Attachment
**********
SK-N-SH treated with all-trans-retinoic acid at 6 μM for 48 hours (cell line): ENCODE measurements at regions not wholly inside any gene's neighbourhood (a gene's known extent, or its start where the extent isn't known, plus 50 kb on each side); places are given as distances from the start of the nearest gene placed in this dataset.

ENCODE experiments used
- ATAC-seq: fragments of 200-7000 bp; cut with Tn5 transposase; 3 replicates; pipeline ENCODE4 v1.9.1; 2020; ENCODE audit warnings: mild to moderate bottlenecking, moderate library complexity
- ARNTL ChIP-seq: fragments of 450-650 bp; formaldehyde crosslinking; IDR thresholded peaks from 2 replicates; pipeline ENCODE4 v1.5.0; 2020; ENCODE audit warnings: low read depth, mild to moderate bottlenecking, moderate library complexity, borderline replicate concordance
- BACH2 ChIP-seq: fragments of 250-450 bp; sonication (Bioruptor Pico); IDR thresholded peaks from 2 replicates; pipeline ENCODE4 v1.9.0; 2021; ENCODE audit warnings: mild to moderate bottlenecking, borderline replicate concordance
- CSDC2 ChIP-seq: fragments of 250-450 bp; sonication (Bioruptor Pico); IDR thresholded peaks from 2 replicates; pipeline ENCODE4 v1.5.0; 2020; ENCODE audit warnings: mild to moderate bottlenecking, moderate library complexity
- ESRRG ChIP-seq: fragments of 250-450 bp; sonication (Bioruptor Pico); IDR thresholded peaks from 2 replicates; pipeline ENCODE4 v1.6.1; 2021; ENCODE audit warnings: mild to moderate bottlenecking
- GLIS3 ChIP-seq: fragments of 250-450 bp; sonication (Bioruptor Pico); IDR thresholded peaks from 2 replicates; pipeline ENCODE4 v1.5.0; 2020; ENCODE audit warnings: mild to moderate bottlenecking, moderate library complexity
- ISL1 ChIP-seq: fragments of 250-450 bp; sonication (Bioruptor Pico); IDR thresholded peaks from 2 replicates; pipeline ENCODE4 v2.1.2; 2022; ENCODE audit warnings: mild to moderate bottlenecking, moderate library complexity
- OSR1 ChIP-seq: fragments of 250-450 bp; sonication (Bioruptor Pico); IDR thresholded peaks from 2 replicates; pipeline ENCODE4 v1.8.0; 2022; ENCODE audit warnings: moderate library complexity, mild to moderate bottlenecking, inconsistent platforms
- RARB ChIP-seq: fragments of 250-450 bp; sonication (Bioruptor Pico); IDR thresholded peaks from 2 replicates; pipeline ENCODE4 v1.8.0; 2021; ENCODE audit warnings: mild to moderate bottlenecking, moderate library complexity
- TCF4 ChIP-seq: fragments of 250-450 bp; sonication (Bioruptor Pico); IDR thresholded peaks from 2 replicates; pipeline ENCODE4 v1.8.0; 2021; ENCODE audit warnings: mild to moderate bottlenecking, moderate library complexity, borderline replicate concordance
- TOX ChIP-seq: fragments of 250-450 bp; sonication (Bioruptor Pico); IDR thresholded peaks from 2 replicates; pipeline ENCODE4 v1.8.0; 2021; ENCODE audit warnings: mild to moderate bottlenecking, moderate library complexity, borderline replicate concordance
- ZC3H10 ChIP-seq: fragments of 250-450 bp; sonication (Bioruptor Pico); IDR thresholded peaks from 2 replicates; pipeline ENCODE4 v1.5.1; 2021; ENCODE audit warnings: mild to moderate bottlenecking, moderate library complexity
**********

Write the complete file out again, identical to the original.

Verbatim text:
SK-N-SH treated with all-trans-retinoic acid at 6 μM for 48 hours (cell line): ENCODE measurements at regions not wholly inside any gene's neighbourhood (a gene's known extent, or its start where the extent isn't known, plus 50 kb on each side); places are given as distances from the start of the nearest gene placed in this dataset.

ENCODE experiments used
- ATAC-seq: fragments of 200-7000 bp; cut with Tn5 transposase; 3 replicates; pipeline ENCODE4 v1.9.1; 2020; ENCODE audit warnings: mild to moderate bottlenecking, moderate library complexity
- ARNTL ChIP-seq: fragments of 450-650 bp; formaldehyde crosslinking; IDR thresholded peaks from 2 replicates; pipeline ENCODE4 v1.5.0; 2020; ENCODE audit warnings: low read depth, mild to moderate bottlenecking, moderate library complexity, borderline replicate concordance
- BACH2 ChIP-seq: fragments of 250-450 bp; sonication (Bioruptor Pico); IDR thresholded peaks from 2 replicates; pipeline ENCODE4 v1.9.0; 2021; ENCODE audit warnings: mild to moderate bottlenecking, borderline replicate concordance
- CSDC2 ChIP-seq: fragments of 250-450 bp; sonication (Bioruptor Pico); IDR thresholded peaks from 2 replicates; pipeline ENCODE4 v1.5.0; 2020; ENCODE audit warnings: mild to moderate bottlenecking, moderate library complexity
- ESRRG ChIP-seq: fragments of 250-450 bp; sonication (Bioruptor Pico); IDR thresholded peaks from 2 replicates; pipeline ENCODE4 v1.6.1; 2021; ENCODE audit warnings: mild to moderate bottlenecking
- GLIS3 ChIP-seq: fragments of 250-450 bp; sonication (Bioruptor Pico); IDR thresholded peaks from 2 replicates; pipeline ENCODE4 v1.5.0; 2020; ENCODE audit warnings: mild to moderate bottlenecking, moderate library complexity
- ISL1 ChIP-seq: fragments of 250-450 bp; sonication (Bioruptor Pico); IDR thresholded peaks from 2 replicates; pipeline ENCODE4 v2.1.2; 2022; ENCODE audit warnings: mild to moderate bottlenecking, moderate library complexity
- OSR1 ChIP-seq: fragments of 250-450 bp; sonication (Bioruptor Pico); IDR thresholded peaks from 2 replicates; pipeline ENCODE4 v1.8.0; 2022; ENCODE audit warnings: moderate library complexity, mild to moderate bottlenecking, inconsistent platforms
- RARB ChIP-seq: fragments of 250-450 bp; sonication (Bioruptor Pico); IDR thresholded peaks from 2 replicates; pipeline ENCODE4 v1.8.0; 2021; ENCODE audit warnings: mild to moderate bottlenecking, moderate library complexity
- TCF4 ChIP-seq: fragments of 250-450 bp; sonication (Bioruptor Pico); IDR thresholded peaks from 2 replicates; pipeline ENCODE4 v1.8.0; 2021; ENCODE audit warnings: mild to moderate bottlenecking, moderate library complexity, borderline replicate concordance
- TOX ChIP-seq: fragments of 250-450 bp; sonication (Bioruptor Pico); IDR thresholded peaks from 2 replicates; pipeline ENCODE4 v1.8.0; 2021; ENCODE audit warnings: mild to moderate bottlenecking, moderate library complexity, borderline replicate concordance
- ZC3H10 ChIP-seq: fragments of 250-450 bp; sonication (Bioruptor Pico); IDR thresholded peaks from 2 replicates; pipeline ENCODE4 v1.5.1; 2021; ENCODE audit warnings: mild to moderate bottlenecking, moderate library complexity